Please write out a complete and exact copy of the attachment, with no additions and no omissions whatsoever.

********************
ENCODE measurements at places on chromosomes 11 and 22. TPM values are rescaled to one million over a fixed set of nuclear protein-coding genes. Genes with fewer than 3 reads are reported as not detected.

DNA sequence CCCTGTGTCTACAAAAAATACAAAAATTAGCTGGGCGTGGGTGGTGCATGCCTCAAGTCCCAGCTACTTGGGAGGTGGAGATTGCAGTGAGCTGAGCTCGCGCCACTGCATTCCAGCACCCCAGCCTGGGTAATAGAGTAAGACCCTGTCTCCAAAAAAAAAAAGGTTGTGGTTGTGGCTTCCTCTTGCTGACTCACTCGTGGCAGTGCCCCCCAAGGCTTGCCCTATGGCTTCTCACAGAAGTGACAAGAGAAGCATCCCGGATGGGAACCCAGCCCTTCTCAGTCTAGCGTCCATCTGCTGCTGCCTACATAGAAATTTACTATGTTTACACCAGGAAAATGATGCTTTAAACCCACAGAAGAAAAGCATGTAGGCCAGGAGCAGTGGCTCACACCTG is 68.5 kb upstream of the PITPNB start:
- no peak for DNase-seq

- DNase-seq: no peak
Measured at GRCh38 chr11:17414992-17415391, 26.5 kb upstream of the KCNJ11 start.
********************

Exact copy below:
ENCODE measurements at places on chromosomes 11 and 22. TPM values are rescaled to one million over a fixed set of nuclear protein-coding genes. Genes with fewer than 3 reads are reported as not detected.

DNA sequence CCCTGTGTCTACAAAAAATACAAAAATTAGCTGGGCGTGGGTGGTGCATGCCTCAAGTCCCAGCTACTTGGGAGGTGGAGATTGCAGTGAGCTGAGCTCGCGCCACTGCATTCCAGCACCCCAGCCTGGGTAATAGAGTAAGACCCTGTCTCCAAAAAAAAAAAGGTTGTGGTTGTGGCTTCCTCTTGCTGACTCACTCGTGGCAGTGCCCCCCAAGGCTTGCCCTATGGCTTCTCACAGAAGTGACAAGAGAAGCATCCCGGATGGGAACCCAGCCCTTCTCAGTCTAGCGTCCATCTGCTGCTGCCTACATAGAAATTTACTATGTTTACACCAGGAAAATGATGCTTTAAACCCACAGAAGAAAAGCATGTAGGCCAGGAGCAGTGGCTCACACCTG is 68.5 kb upstream of the PITPNB start:
- no peak for DNase-seq

- DNase-seq: no peak
Measured at GRCh38 chr11:17414992-17415391, 26.5 kb upstream of the KCNJ11 start.